In order to avoid this danger of nerve and/or blood vessel damage through the sharp canula tip, an immobile needle of Zenz and Glocker has been developed for plexus anathesia (German Gebrauchsmuster No. 6810657.7). This needle makes possible the one time injection of a local anesthetic. When the effect of this has worn off, a new puncture must be made. The operation level reaches a maximum, the decline of which depends of the pharmacological properties of the local anesthetic to be used. By reason of its conception, this needle is suitable predominantly for analgesia or anesthesia of a maximum of six to ten hours and is hence used predominantly in the operative field. The shortness of the needle presents a relatively steep angle to the neurovascular axillary fasciae with the danger especially for beginners, of nerve lesion and possibly also blood vessel damage. The thin needle perforates neurovascular fasciae of the axilla with a light "click" phenomenon and a slightly evident decrease in resistance to a constantly exerted pressure through an attached syringe filled with a physiological NaCl-solution. With this needle, a catheter cannot be introduced into the nervovascular membrane.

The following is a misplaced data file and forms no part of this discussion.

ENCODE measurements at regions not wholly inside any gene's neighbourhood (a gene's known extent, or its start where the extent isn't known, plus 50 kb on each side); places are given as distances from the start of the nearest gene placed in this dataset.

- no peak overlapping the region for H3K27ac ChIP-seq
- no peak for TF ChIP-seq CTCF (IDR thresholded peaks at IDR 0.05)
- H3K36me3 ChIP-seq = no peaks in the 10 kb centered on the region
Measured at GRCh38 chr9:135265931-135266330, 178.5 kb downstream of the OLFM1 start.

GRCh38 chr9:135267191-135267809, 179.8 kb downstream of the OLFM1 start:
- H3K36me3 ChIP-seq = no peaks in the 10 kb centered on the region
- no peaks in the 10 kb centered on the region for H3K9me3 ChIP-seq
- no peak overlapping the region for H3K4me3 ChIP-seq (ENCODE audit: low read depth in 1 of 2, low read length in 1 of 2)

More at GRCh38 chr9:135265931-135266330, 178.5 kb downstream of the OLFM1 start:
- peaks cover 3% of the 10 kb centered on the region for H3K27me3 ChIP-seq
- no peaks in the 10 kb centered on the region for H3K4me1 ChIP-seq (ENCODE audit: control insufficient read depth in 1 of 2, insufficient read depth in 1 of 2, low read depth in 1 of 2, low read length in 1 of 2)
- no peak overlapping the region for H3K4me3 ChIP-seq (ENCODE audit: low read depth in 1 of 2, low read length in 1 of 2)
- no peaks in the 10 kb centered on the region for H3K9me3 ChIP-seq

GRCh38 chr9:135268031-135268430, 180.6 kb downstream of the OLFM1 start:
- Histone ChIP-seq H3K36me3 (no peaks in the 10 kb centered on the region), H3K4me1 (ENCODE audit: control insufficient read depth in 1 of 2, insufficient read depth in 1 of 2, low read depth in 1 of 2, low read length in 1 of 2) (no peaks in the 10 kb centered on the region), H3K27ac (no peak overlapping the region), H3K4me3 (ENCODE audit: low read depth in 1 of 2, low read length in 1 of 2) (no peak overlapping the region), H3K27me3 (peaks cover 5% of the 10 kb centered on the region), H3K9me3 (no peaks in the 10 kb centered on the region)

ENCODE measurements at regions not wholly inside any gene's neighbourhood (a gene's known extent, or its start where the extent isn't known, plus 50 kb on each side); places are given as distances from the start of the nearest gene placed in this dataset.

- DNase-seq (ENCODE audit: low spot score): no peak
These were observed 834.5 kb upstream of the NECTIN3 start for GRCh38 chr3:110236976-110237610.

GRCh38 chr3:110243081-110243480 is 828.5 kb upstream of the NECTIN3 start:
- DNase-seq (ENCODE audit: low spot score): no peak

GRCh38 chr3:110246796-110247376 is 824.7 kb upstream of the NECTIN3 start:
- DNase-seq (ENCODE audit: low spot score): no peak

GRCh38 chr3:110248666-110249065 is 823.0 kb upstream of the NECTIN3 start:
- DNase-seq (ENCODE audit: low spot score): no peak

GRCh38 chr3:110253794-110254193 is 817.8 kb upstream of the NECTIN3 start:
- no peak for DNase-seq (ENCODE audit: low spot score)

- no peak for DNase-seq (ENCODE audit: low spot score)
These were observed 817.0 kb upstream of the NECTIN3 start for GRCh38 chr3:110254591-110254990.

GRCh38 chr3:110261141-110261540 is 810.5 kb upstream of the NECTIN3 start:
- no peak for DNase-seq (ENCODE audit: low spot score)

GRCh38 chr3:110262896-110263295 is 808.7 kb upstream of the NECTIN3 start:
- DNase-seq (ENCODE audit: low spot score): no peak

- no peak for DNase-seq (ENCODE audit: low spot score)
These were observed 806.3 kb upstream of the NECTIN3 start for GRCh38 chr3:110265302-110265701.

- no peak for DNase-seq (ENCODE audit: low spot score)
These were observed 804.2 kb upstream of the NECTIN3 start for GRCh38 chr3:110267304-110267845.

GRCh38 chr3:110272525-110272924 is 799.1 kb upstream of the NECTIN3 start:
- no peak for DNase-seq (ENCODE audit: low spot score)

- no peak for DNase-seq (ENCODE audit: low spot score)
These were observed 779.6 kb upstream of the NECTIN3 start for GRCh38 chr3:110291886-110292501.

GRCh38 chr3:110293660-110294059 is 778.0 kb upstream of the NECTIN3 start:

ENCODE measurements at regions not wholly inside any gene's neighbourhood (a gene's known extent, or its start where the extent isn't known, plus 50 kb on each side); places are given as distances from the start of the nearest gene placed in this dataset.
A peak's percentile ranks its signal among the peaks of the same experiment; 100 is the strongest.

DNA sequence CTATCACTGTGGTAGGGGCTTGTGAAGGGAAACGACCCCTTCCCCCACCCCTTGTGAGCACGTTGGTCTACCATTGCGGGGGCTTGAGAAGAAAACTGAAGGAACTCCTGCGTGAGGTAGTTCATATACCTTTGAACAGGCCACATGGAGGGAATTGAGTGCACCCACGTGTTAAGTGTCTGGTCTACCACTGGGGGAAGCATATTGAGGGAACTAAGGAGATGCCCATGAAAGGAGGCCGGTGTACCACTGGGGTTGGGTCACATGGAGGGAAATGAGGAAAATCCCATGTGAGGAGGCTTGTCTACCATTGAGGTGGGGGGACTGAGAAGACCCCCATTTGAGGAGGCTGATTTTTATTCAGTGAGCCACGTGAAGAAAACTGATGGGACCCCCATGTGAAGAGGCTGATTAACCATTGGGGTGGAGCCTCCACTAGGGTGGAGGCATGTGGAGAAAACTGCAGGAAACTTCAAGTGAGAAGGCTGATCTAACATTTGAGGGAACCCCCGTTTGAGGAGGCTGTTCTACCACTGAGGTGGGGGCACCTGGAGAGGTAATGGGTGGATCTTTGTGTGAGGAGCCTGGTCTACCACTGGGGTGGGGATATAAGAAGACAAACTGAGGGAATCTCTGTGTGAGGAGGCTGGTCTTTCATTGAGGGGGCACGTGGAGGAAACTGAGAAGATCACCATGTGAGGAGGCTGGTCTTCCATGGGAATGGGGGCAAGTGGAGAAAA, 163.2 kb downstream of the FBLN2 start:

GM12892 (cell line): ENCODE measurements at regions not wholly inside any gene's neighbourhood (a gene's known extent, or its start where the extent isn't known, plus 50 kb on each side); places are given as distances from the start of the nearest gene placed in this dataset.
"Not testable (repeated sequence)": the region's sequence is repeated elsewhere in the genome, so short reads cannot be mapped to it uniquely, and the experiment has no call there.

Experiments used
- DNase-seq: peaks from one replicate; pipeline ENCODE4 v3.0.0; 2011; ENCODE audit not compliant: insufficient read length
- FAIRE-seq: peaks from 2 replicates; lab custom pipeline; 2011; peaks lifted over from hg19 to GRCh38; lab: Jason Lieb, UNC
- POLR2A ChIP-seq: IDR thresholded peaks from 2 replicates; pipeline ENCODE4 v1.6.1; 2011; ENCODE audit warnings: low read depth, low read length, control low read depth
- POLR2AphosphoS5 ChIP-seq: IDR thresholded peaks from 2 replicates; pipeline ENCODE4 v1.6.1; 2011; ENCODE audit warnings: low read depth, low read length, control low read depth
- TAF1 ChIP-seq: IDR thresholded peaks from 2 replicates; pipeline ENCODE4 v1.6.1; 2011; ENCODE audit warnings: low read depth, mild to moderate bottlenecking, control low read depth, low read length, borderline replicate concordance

It is an object of the invention to provide a catheter set for continous plexus anathesia with which even the inexperienced can introduce a catheter in the nervovascular membrane without nerve damage and assure a practically unlimited period of effect with the least possible traumatization.
In accordance with the invention the tip of the mandrin is ground at an angle of 35° to 45° and preferably more than 40° to the axial direction and the length of the mandrin is at least 50 mm.
Preferably the openings in the catheter introduced through the plastic canula are offset relative to one another and the openings are arranged in the first 15 mm of the catheter having an insertion depth of 8 to 10 cm.
Further, it is advantageous for the mandrin to be ground off on opposite sides of the extreme point of its tip.
In accordance with the invention the following advantages are attained: